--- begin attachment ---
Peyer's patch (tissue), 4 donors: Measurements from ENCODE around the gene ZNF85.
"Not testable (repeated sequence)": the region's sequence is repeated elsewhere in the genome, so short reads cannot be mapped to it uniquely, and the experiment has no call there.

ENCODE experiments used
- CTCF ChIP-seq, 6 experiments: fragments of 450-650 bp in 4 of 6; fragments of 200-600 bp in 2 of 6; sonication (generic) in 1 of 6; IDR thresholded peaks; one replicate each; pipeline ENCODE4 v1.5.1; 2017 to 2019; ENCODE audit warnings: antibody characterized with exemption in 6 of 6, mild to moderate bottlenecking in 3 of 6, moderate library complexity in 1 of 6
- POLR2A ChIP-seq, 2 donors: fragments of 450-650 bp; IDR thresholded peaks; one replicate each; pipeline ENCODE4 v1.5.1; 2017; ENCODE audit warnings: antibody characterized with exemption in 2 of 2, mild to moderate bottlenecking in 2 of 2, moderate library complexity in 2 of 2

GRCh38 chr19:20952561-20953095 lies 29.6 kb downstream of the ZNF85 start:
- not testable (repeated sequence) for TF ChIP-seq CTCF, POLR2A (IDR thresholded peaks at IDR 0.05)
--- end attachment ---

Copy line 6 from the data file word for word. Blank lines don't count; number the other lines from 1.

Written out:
GRCh38 chr19:20952561-20953095 lies 29.6 kb downstream of the ZNF85 start: